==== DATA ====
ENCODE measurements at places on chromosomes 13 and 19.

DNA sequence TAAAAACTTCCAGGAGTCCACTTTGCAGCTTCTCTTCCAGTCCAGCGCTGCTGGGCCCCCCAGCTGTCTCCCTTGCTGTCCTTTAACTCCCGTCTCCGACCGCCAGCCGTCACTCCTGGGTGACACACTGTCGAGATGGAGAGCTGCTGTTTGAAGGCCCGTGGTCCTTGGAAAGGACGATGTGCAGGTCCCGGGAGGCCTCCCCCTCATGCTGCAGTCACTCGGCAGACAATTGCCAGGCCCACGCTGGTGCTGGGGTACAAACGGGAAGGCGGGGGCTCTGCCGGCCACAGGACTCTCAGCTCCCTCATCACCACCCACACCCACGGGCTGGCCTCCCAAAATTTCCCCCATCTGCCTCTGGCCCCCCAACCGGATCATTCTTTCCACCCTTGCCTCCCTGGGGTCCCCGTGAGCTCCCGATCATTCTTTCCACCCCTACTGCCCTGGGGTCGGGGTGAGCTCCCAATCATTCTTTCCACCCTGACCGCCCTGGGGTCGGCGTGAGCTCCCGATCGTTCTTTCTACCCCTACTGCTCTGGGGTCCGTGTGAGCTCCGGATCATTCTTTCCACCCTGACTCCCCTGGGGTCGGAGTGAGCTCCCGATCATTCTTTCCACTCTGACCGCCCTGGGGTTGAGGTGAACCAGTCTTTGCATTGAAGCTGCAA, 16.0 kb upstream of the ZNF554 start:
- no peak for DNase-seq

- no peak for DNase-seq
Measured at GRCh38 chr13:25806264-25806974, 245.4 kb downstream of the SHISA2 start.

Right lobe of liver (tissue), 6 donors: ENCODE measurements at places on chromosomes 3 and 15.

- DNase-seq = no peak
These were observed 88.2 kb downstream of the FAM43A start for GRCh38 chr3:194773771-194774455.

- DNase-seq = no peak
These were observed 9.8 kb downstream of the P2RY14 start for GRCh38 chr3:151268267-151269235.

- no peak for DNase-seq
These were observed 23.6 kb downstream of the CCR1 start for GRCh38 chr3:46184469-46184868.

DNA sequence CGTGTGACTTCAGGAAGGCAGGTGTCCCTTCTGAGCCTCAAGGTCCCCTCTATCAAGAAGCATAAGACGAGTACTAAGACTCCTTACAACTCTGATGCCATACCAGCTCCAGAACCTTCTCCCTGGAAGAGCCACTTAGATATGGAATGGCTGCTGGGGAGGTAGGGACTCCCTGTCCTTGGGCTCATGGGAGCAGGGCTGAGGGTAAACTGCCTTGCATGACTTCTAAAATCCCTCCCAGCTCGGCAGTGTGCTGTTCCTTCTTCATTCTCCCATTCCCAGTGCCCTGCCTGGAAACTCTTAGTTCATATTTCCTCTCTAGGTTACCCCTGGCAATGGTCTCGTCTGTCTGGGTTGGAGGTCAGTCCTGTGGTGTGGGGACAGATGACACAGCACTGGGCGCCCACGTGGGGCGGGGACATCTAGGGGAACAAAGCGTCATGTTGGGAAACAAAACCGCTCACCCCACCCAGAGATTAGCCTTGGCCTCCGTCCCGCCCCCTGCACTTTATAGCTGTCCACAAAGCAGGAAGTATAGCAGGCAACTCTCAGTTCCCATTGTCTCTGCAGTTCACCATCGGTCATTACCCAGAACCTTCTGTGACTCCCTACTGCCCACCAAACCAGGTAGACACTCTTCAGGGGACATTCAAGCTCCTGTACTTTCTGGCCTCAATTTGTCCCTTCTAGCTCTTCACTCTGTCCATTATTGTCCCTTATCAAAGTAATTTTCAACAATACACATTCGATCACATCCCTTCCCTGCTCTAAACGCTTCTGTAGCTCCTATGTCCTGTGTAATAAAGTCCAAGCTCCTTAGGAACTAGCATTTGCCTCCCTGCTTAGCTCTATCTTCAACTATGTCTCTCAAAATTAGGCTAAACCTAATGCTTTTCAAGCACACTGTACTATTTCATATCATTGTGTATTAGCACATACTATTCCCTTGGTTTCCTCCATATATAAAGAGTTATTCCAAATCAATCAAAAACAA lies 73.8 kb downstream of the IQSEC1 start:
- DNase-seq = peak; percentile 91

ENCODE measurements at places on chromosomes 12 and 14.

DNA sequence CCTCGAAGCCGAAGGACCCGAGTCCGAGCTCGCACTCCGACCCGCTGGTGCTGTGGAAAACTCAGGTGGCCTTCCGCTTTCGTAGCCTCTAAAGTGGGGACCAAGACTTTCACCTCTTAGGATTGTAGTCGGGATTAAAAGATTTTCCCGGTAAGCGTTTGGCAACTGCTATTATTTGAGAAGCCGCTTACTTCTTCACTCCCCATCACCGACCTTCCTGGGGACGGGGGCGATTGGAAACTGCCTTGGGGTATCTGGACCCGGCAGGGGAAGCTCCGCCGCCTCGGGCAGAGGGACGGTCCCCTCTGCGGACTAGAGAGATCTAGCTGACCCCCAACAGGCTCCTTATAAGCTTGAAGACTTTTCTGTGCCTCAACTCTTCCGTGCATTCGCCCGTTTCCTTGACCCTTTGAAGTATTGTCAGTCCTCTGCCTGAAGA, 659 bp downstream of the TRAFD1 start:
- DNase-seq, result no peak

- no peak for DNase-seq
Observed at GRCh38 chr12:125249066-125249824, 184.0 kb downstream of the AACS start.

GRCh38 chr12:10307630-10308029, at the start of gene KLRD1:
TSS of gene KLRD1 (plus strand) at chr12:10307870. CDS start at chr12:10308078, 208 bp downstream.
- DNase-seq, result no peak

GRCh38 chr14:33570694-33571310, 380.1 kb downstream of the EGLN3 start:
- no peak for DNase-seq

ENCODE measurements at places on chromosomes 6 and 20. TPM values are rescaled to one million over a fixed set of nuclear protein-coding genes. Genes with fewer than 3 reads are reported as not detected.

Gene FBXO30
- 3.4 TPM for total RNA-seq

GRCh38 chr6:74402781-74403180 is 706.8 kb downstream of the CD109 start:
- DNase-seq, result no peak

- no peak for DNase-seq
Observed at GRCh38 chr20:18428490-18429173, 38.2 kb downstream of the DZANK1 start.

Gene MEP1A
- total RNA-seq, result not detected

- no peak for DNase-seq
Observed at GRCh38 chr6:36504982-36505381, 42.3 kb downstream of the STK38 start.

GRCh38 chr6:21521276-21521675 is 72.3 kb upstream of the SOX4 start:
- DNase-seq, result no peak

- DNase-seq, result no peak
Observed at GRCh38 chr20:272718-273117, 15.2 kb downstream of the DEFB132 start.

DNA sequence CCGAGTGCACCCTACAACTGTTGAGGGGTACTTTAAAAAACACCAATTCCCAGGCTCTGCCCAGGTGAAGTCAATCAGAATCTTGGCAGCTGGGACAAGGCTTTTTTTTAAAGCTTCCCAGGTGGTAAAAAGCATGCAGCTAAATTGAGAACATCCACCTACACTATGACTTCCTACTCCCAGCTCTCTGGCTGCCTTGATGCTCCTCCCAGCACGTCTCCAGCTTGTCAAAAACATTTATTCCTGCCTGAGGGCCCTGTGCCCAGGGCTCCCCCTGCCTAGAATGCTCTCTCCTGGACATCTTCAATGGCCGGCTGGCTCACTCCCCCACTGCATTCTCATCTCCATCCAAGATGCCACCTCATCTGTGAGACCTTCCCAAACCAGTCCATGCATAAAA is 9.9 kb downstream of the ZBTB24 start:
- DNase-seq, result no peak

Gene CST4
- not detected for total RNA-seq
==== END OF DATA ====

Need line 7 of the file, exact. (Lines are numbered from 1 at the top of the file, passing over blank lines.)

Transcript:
- DNase-seq = no peak